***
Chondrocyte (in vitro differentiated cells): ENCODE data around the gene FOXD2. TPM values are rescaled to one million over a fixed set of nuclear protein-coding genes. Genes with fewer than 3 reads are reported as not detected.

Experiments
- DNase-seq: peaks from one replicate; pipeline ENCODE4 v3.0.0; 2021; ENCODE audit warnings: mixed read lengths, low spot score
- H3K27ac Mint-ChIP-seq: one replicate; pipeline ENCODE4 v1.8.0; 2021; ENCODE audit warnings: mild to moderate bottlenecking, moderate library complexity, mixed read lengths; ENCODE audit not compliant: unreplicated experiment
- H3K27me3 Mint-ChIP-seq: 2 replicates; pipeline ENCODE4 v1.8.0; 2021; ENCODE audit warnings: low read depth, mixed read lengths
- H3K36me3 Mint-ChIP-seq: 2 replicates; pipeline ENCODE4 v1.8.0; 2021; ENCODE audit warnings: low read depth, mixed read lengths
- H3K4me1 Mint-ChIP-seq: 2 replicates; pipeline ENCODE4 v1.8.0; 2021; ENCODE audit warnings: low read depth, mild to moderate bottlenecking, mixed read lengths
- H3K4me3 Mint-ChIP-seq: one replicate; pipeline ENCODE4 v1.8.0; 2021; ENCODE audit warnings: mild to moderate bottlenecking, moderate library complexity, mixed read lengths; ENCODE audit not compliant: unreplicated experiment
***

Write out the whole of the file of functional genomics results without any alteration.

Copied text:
Chondrocyte (in vitro differentiated cells): ENCODE data around the gene FOXD2. TPM values are rescaled to one million over a fixed set of nuclear protein-coding genes. Genes with fewer than 3 reads are reported as not detected.

Experiments
- DNase-seq: peaks from one replicate; pipeline ENCODE4 v3.0.0; 2021; ENCODE audit warnings: mixed read lengths, low spot score
- H3K27ac Mint-ChIP-seq: one replicate; pipeline ENCODE4 v1.8.0; 2021; ENCODE audit warnings: mild to moderate bottlenecking, moderate library complexity, mixed read lengths; ENCODE audit not compliant: unreplicated experiment
- H3K27me3 Mint-ChIP-seq: 2 replicates; pipeline ENCODE4 v1.8.0; 2021; ENCODE audit warnings: low read depth, mixed read lengths
- H3K36me3 Mint-ChIP-seq: 2 replicates; pipeline ENCODE4 v1.8.0; 2021; ENCODE audit warnings: low read depth, mixed read lengths
- H3K4me1 Mint-ChIP-seq: 2 replicates; pipeline ENCODE4 v1.8.0; 2021; ENCODE audit warnings: low read depth, mild to moderate bottlenecking, mixed read lengths
- H3K4me3 Mint-ChIP-seq: one replicate; pipeline ENCODE4 v1.8.0; 2021; ENCODE audit warnings: mild to moderate bottlenecking, moderate library complexity, mixed read lengths; ENCODE audit not compliant: unreplicated experiment